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Anorectal manometry, defacography, pudendal nerve testing and anal ultrasound

These are tests used to study a variety of selected conditions, such as incontinence, constipation and tumors of the anorectum.  Your doctor will explain these further if necessary and will perform the appropriate exam for each given condition.

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Rectal Pouch (also known as an IPAA or  J- Pouch)

Usually performed laparoscopically, this procedure is performed in the operating room under anesthesia when it is necessary to remove the rectum and replace it with a new reservoir.  Advantages include a more normal rectal functioning.  It is often used in patients with ulcerative colitis who require removal of the entire colon and rectum.  The small intestine is fashioned into a pouch and connected to the anus.  Obviously this procedure is performed by those specially trained in its use and is a part of a bigger laparoscopic procedure.  Your physician will provide more detail when necessary.

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Abscess drainage, fistulotomy, fissure treatment, thrombotic hemorrhoid treatment

An anal abscess is much like an infected pimple and often can be opened and drained in the doctor’s office.  Occasionally it is performed in an operating room, usually as an outpatient.  When the abscess has been opened and does not heal, this is usually a sign of a fistula which is an abnormal connection between the anus and the buttock skin.  An operation called a fistulotomy is often required to cure this condition.  A fissure is a painful small cut in the lining of the anus.  It often bleeds.  When all medical measures such as stool softeners, creams and ointments or Botox® have failed, an operation my resolve this condition and is performed as an outpatient under sedation.  When a hemorrhoid fills with blood and the blood clots, patients often experience a painful lump.  This can be treated in the doctor’s office using local anesthesia.  This is highly successful in resolving associated symptoms.

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Pelvic floor disorders

Certain conditions such as a rectocele (the pushing of the rectal lining into the vagina), or an enterocele (the condition whereby small intestine descends deep into the pelvis) often cause constipation of the feeling of the need to evacuate even though the rectum is empty.  Your physician will diagnose these conditions and advise you of the available treatment options.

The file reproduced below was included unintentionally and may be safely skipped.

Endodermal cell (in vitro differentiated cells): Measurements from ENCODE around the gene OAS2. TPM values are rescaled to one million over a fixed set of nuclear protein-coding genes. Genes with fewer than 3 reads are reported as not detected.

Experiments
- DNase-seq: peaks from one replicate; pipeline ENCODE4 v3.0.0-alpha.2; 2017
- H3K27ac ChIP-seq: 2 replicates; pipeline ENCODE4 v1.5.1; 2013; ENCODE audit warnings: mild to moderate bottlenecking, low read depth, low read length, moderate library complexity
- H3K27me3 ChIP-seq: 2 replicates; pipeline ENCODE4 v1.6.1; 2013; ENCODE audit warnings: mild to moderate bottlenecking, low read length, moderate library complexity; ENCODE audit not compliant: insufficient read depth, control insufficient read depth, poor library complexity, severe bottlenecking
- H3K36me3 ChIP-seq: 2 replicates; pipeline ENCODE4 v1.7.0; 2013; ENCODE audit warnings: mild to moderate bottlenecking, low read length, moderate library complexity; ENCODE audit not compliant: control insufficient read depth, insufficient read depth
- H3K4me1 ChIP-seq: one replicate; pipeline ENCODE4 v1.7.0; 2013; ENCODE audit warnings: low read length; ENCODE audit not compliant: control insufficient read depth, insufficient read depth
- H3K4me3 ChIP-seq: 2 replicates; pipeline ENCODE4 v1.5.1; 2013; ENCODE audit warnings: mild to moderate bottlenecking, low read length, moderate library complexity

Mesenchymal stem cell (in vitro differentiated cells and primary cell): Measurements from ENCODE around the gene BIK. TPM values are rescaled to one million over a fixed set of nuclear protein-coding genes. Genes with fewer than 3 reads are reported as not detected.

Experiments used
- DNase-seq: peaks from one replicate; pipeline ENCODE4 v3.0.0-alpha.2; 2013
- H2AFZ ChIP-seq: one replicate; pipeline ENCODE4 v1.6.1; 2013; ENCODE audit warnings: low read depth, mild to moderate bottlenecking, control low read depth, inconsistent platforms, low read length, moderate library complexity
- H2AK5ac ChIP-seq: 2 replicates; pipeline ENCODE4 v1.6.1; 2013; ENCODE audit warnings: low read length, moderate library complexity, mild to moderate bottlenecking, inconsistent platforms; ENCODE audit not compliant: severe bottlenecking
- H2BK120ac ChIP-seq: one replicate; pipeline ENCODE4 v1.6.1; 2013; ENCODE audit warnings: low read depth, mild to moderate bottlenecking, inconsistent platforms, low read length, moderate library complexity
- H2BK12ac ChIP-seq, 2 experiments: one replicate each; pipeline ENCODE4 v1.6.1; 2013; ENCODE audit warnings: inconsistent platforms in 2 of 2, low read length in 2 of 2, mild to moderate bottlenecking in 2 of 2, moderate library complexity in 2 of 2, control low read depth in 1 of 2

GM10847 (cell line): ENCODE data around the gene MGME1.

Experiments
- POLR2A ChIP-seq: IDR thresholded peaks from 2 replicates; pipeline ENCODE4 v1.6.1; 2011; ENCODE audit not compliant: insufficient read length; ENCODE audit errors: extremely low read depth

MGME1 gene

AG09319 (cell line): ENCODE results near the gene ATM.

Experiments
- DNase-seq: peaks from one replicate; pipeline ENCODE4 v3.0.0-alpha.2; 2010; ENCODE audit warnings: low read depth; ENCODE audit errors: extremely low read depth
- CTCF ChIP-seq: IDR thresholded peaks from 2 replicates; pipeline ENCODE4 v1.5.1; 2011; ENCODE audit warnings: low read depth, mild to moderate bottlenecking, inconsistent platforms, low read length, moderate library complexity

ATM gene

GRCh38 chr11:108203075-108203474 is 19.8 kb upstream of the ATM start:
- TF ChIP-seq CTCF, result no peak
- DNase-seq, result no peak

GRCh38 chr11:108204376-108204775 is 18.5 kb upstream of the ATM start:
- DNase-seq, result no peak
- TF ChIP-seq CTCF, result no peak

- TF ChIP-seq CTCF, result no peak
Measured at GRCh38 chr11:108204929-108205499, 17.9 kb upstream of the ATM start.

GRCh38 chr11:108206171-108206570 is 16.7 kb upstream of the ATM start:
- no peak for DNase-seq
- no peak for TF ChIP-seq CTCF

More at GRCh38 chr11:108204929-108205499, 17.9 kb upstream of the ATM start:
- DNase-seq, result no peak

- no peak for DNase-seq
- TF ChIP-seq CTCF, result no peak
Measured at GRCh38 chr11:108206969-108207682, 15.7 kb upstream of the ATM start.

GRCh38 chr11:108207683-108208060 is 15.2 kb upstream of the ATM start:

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Genetic testing and counseling

For appropriate patients, genetic testing is performed searching for a hereditary cause of colon cancer.  The testing is done using a mouth wash to obtain sample cells for evaluation.  Sometimes a blood test is used.  The results can also help to identify family members of the patient who might also be at risk for disease development.

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Pilonidal disease

A pilonidal cyst, tract or abscess is a congenital or acquired condition whereby an area over the sacrum or coccyx (tailbone) becomes inflamed or infected and must be opened or treated.  This is often performed as an outpatient under anesthesia if the disease does not spontaneously become quiescent.

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Anal Cultures and Anal Pap Smears

In those patients with sexually transmitted disease, anal cultures can be performed in the office setting looking for the cause of the infection and thus lead to appropriate counseling and treatment.

In those individuals at risk for anal cancer development, a small brush can be used to collect anal cell samples looking for abnormal cells which might prompt the need for further evaluation.  The procedure is painless and rapidly performed in the office.  If necessary, anorectal biopsies can be taken using high resolution anoscopy with a special operating microscope to further study the possible causes of an abnormal pap smear.

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Galvanic stimulation

This in-office procedure is used to relieve the pain associated with anismus or levator spasm.  These treatments are painless and administered over several sessions.

Robotic Surgery

Robotic assisted operations to remove rectal tumors is a new procedure and is used for specific types of rectal lesions.  Advantages of using robot-guided operations include a clearer operative field and the potential advantage of a more clear visualization of the nerves in the operative area.  Your physician will inform you if you are a candidate for robotic assisted surgery.

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Transanal Endoscopic Microsurgery (TEM) and Endoscopic Mucosal Resection (EMR)

These are advanced techniques used to remove selected tumors through a colonoscope and thus avoid a major abdominal operation (EMR), or an advanced technique to remove certain rectal tumors without making an incision in the abdominal wall (TEM).  Your physician will advise you if you are a candidate for either of these procedures.